In a study done at the request of House Transportation and Infrastructure Committee Chairman Don Young (R-Ark.), the General Accounting Office (GAO) has concluded the interstate highway system is in better shape today than it was 10 years ago. However, congestion on the system is a growing problem, not only in urban areas but also in rural locations.
GAO based its study on an exhaustive written survey that received responses from all 50 states plus the District of Columbia and Puerto Rico.
In addition to the findings on condition and congestion, GAO determined that the interstate highway system is increasingly important for the movement of freight; that interstates and their associated bridges are aging to a point where refurbishment will be increasingly necessary; and that the interstate system remains the safest of the U.S. highway types.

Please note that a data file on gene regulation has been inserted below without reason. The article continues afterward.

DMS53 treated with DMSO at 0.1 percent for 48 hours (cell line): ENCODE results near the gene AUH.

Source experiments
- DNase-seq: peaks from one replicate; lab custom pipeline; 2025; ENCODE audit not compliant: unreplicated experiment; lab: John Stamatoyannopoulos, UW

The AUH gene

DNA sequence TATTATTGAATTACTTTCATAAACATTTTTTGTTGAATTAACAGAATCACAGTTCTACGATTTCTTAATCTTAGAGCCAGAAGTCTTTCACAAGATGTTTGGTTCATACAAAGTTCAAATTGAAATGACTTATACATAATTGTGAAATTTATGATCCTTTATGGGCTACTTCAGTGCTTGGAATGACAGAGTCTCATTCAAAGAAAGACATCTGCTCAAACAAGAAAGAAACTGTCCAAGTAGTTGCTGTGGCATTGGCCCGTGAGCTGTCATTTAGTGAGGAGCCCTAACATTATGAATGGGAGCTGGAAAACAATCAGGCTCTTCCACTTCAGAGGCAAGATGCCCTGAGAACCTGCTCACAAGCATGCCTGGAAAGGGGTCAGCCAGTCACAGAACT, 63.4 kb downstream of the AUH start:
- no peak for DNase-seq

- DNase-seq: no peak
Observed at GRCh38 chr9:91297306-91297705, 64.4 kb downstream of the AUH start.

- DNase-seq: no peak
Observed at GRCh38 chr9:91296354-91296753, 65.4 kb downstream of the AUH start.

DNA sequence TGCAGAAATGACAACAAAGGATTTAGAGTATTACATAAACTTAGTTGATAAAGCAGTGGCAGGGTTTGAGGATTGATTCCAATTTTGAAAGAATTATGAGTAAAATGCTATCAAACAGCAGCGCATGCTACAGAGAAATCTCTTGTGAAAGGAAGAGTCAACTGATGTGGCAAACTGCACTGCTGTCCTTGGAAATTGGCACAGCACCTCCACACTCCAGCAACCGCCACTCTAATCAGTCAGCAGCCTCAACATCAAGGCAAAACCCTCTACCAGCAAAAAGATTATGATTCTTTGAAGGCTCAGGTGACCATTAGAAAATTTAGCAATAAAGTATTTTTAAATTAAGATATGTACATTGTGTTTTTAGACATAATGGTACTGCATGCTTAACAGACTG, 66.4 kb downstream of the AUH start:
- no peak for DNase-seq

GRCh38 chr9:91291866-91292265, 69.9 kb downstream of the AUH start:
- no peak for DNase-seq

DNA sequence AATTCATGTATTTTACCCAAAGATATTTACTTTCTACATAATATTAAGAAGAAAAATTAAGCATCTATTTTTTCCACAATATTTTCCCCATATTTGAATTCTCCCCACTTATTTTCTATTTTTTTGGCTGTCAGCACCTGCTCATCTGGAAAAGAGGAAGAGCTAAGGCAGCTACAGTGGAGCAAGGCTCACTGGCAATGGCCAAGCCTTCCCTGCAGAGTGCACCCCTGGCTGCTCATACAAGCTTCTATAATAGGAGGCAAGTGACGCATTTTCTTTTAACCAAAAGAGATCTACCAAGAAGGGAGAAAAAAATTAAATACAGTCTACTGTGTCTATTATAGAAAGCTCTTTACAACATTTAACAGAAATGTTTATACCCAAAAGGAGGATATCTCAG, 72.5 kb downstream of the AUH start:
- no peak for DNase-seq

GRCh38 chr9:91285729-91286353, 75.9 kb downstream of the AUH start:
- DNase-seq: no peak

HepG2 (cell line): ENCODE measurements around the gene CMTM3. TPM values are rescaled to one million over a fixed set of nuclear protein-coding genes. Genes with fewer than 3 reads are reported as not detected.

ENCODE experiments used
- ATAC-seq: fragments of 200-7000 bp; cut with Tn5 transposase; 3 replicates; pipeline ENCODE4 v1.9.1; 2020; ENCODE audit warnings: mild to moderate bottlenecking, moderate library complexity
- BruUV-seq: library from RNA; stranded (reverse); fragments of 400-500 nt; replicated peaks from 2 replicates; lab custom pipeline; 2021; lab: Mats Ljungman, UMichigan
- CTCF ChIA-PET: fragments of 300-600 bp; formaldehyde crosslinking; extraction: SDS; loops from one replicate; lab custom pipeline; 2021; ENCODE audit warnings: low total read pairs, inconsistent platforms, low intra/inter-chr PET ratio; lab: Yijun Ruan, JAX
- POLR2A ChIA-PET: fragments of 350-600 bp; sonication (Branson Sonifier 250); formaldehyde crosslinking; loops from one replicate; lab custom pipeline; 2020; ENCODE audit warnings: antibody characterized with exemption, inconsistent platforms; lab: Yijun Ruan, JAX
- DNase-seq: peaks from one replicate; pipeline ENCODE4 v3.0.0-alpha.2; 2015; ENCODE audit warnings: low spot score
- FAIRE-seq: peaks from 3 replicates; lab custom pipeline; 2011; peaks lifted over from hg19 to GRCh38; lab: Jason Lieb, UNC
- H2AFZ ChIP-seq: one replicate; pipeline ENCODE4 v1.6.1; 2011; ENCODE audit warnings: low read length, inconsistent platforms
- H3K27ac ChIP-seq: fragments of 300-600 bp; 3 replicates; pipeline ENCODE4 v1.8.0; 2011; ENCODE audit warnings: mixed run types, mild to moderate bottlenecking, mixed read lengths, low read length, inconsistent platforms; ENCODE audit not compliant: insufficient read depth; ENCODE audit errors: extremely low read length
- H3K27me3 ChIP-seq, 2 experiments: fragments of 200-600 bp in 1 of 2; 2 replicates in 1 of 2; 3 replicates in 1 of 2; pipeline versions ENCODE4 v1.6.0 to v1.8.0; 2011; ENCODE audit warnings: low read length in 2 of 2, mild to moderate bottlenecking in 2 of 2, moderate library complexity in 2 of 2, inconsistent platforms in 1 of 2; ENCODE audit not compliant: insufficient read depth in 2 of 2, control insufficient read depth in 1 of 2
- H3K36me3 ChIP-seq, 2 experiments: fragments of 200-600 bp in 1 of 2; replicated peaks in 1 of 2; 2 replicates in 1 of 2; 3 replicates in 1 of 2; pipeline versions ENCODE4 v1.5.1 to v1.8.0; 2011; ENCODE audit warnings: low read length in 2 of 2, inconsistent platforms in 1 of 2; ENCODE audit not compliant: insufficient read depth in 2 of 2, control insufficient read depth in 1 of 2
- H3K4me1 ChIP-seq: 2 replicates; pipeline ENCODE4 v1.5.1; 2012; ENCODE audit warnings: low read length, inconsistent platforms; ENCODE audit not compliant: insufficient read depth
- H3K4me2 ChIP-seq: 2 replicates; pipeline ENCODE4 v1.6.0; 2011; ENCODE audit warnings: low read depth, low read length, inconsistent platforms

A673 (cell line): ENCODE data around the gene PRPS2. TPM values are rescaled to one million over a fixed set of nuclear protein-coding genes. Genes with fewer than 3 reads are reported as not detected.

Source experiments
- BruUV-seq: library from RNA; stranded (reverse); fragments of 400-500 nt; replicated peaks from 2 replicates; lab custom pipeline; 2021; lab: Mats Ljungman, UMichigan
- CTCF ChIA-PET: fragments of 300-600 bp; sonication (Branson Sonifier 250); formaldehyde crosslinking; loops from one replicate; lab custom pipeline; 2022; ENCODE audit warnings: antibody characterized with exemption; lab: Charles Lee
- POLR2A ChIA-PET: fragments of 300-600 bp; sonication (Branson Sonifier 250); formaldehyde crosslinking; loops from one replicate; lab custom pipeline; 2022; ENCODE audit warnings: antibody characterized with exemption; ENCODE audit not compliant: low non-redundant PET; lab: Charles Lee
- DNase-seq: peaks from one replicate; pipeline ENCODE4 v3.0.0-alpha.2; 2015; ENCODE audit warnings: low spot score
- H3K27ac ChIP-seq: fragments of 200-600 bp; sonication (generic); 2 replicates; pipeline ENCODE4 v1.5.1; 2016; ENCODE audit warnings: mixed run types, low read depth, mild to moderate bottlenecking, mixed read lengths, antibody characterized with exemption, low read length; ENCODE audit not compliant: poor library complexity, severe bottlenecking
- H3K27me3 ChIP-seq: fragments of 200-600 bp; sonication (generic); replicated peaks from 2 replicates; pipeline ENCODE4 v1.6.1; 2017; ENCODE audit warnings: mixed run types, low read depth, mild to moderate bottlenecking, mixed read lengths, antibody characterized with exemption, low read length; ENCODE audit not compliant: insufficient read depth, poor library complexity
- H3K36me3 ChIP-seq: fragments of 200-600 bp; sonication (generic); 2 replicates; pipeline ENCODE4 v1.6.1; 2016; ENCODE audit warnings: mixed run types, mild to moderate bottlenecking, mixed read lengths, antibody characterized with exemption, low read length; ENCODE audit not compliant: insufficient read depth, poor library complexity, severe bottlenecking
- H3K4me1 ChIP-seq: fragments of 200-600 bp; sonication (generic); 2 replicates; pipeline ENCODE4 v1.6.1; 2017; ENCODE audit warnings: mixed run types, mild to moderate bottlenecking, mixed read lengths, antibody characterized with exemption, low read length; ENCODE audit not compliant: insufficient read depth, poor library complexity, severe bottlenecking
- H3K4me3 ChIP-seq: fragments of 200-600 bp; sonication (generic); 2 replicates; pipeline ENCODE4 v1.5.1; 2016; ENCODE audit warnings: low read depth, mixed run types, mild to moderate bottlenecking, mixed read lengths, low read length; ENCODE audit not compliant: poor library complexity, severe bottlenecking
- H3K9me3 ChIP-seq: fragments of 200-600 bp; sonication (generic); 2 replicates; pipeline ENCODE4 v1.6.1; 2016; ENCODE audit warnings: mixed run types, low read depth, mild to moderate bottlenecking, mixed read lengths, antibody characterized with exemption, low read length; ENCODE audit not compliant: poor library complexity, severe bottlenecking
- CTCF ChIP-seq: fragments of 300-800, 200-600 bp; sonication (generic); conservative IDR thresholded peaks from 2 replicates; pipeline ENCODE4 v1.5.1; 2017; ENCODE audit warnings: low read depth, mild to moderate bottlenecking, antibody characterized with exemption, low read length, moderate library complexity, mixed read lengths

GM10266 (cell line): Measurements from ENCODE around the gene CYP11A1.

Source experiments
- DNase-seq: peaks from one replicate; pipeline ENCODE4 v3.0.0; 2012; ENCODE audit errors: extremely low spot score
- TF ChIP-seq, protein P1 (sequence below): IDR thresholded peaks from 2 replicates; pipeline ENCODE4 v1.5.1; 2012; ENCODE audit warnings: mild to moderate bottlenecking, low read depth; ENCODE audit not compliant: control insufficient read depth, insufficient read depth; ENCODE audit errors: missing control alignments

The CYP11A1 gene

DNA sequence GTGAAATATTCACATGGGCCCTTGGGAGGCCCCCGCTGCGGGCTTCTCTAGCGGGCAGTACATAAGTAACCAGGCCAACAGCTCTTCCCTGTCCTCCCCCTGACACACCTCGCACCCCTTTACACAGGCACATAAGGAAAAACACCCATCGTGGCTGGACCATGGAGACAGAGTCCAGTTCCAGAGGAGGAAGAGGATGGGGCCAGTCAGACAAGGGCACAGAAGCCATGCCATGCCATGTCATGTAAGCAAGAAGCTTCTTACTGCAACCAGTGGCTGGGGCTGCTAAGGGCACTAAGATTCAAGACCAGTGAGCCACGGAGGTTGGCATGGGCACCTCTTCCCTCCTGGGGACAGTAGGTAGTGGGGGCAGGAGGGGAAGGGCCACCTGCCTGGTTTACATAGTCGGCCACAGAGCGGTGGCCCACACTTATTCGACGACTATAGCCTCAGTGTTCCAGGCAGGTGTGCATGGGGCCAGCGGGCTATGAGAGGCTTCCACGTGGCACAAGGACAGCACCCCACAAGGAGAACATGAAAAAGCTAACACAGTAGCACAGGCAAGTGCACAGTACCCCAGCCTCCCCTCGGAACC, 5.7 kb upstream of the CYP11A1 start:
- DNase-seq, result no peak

"Over the past decade, the physical condition of the interstate highway system has improved; the safety of the system has stayed steady; and congestion has increased," GAO wrote in his report.
Though most states surveyed said they believed conditions on the interstate system would continue to be generally good, a few told GAO that system aging and budgetary pressures may make it difficult to maintain the system in top form indefinitely.
The Federal Highway Administration and nearly all the states "expect the volume of both car and truck traffic to increase over the next 10 years, and most states reported the expected increase in traffic would negatively affect the physical condition of pavement and bridges, safety and levels of congestion on their interstates," GAO wrote.